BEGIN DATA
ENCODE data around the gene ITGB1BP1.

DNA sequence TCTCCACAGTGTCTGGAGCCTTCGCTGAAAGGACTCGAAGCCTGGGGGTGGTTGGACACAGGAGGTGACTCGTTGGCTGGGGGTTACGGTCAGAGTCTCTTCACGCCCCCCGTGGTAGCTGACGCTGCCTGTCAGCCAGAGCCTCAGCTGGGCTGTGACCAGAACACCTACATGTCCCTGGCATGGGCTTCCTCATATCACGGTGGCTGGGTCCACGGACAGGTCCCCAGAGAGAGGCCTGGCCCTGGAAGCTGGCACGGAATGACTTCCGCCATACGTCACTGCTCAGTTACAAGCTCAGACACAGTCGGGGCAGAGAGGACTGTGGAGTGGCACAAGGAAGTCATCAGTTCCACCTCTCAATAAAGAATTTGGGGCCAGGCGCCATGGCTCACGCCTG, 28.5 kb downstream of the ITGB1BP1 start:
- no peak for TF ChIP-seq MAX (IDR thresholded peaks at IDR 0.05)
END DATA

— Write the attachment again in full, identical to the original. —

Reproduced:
ENCODE data around the gene ITGB1BP1.

DNA sequence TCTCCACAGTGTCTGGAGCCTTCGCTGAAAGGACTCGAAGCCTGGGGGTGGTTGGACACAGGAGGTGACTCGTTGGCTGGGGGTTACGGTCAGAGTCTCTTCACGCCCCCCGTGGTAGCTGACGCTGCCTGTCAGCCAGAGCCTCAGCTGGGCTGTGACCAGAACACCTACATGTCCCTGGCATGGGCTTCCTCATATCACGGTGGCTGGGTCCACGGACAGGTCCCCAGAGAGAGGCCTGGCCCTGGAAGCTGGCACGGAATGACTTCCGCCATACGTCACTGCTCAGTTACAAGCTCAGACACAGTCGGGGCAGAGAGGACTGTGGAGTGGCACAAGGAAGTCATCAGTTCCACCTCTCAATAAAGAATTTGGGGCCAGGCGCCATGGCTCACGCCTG, 28.5 kb downstream of the ITGB1BP1 start:
- no peak for TF ChIP-seq MAX (IDR thresholded peaks at IDR 0.05)